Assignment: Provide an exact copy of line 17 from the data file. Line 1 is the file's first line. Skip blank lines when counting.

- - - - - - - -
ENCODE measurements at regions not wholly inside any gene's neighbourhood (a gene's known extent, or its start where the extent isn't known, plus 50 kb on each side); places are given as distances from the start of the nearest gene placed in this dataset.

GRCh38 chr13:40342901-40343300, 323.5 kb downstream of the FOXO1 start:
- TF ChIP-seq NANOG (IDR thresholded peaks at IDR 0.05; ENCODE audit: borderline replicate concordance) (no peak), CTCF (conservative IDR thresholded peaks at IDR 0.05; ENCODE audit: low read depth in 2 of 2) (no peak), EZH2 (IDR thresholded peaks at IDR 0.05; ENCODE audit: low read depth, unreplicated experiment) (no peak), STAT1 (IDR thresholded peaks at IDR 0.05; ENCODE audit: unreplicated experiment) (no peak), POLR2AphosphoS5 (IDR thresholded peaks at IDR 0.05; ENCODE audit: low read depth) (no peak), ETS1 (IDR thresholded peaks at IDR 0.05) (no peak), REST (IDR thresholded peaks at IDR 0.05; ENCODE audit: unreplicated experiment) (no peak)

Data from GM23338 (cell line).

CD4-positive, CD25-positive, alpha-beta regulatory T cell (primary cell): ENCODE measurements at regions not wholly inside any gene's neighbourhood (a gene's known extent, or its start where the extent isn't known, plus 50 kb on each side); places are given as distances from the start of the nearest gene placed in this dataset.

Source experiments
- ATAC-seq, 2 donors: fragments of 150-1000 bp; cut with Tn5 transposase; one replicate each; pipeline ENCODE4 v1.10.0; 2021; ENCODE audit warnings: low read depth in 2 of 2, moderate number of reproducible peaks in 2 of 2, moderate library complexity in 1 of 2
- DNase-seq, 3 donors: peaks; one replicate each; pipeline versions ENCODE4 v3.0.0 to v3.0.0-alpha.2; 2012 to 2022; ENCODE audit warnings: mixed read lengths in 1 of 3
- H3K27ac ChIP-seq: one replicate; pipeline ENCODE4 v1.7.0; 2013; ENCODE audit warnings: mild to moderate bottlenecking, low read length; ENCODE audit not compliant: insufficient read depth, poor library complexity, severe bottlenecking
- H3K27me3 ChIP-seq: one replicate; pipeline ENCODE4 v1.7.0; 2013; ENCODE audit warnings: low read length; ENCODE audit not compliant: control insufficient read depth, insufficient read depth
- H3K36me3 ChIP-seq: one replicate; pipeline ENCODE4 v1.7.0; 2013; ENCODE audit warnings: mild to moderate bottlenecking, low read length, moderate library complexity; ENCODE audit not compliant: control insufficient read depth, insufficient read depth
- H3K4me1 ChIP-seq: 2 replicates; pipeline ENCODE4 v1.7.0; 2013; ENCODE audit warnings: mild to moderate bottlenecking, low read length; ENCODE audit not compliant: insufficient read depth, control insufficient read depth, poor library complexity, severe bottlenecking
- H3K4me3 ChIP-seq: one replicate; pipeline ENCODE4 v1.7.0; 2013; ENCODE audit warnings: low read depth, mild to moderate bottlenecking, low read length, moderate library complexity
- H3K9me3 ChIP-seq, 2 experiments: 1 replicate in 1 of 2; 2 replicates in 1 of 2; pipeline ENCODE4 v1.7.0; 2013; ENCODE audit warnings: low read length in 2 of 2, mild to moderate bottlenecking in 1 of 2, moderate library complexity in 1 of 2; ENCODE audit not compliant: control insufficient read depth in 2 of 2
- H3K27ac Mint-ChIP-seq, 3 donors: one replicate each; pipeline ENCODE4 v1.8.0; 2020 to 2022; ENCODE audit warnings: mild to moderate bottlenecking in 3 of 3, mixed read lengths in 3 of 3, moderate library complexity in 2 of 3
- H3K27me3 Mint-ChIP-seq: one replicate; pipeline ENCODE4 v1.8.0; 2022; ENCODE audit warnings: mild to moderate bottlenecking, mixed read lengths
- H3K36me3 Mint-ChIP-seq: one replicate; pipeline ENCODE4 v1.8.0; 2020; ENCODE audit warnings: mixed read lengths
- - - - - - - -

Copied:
- H3K36me3 Mint-ChIP-seq: one replicate; pipeline ENCODE4 v1.8.0; 2020; ENCODE audit warnings: mixed read lengths